Are Westies Good With Kids?

by Naomi Millburn
    "I'm just a regular bundle of exuberance."

    "I'm just a regular bundle of exuberance."

    Chris Amaral/Digital Vision/Getty Images

    Regardless of whether or not you have children in your home, picking out a new pooch is always a major decision. The goal is to to find a dog who not only matches your lifestyle, but who also makes a good, friendly and safe companion to all members of your household. West Highland white terriers often live happily alongside older kids but may not be the best fit for younger children.

    West Highland white terriers -- or "Westies" for short -- are Scottish dogs who historically hunted animals including badgers, mice and foxes. As companion pets, these dogs typically are jovial, loving, self-assured, staunch, headstrong, inquisitive and sometimes even a little bit needy. They adore being in the middle of all of the action, whatever might be going on at the moment. Without sufficient training, they can sometimes be rather bossy, not only to their owners but also to fellow canines within the household.

    Young kids and West Highland white terriers together are not the greatest idea. If your child isn't at least 8, 9 or 10 years old, you should turn your focus to a different breed. Remember that Westies have a lengthy past as hunters, and those innate behaviors still run strongly in them. Wee children tend to be boisterous and lively things, full of swift, abrupt motions and unexpected, sometimes jarring sounds. All of these things can bring out the hunter in a Westie, making him think that it's time to pursue a prey animal, whether through biting, running or barking. Avoid those potential hazards by keeping Westies and small children apart, period.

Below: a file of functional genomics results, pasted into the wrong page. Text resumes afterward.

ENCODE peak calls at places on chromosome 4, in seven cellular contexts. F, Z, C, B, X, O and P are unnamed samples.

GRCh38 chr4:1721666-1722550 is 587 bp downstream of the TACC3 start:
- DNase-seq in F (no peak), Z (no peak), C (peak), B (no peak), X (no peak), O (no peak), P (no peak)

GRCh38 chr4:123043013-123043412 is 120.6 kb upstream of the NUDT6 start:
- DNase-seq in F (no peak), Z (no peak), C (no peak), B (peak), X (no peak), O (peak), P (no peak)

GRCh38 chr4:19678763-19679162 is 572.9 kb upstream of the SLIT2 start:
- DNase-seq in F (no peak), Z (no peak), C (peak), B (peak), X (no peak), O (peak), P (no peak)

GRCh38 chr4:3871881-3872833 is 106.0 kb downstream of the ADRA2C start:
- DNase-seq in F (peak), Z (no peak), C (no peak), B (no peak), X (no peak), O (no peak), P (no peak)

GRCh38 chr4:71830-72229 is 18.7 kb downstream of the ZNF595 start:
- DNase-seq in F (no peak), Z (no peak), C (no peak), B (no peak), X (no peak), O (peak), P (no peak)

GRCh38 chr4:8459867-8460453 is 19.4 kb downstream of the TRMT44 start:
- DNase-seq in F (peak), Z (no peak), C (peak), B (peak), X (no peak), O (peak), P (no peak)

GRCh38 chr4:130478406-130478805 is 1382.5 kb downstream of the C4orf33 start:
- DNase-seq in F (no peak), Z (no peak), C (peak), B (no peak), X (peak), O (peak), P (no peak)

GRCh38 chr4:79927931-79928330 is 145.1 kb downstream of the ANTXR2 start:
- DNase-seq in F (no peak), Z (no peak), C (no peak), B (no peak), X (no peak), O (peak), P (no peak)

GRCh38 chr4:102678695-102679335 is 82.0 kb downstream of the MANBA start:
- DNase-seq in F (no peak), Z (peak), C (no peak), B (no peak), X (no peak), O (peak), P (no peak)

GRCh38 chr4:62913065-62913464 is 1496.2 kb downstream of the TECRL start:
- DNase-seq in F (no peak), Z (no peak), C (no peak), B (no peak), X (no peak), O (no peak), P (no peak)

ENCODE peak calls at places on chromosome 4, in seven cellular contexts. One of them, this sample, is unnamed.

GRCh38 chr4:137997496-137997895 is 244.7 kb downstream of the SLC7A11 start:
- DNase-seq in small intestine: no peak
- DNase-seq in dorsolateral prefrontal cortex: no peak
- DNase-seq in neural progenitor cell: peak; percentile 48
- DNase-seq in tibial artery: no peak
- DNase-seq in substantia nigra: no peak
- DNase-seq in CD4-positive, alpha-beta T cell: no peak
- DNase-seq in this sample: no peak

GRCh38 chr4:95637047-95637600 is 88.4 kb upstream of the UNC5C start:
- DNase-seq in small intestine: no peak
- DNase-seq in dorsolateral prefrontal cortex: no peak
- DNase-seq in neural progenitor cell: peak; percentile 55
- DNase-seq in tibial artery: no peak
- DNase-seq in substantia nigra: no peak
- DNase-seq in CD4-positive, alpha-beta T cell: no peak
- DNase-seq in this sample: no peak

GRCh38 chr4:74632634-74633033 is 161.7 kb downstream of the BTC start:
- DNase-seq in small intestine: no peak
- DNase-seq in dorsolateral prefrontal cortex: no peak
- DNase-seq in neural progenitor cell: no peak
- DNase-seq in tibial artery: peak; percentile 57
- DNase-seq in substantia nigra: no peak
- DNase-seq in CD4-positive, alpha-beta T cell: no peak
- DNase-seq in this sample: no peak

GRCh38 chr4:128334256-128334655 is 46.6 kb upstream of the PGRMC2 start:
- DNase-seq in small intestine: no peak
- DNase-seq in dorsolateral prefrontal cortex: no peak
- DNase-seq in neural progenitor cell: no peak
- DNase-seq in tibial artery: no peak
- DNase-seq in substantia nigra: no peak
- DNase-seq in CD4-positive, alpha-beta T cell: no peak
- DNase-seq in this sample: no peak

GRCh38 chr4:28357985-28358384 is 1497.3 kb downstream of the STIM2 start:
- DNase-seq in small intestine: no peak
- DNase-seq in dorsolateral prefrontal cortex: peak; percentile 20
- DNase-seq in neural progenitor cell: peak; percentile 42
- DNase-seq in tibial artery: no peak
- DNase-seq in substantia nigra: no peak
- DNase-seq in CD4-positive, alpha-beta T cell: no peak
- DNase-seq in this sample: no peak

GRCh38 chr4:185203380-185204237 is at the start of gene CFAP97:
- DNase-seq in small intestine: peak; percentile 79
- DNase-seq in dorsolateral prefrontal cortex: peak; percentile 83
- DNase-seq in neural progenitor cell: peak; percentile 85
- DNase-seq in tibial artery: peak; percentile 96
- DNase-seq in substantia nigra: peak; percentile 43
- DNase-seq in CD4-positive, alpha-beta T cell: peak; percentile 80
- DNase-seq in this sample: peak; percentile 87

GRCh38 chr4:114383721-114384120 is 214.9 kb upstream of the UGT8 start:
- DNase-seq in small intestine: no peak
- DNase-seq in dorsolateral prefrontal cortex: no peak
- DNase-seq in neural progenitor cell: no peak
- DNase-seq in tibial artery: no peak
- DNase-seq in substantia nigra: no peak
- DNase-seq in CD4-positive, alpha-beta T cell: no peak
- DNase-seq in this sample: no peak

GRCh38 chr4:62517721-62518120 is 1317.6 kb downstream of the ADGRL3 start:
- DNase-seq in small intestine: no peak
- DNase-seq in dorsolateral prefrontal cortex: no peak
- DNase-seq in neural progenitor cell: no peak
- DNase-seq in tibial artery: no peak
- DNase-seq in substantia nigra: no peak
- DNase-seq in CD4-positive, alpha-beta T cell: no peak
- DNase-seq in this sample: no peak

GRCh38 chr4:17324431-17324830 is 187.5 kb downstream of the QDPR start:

Children who are a minimum of 8 to 10 years old can work well with Westies. As long as the child provides the Westie with ample consideration, the arrangement has a strong chance of being a success. If you have an older child, make it a point to thoroughly instruct him on an appropriate and safe manner in which to interact with a Westie. Older kids can even have some fun in brisk playtime sessions with these cuties -- perhaps fetch.

    If your residence is always a bustling hub of activity for children, a Westie might not be the optimal choice for you. If your living room seems to be a constant stream of your kids' best buds and and the cuties you're babysitting, all of that action could be overwhelming for canines of this breed. When Westies are overstimulated, they sometimes end up enthusiastically biting on things, even without aggressive intent.

    Photo Credits

    • Chris Amaral/Digital Vision/Getty Images

    About the Author

    Naomi Millburn has been a freelance writer since 2011. Her areas of writing expertise include arts and crafts, literature, linguistics, traveling, fashion and European and East Asian cultures. She holds a Bachelor of Arts in American literature from Aoyama Gakuin University in Tokyo.

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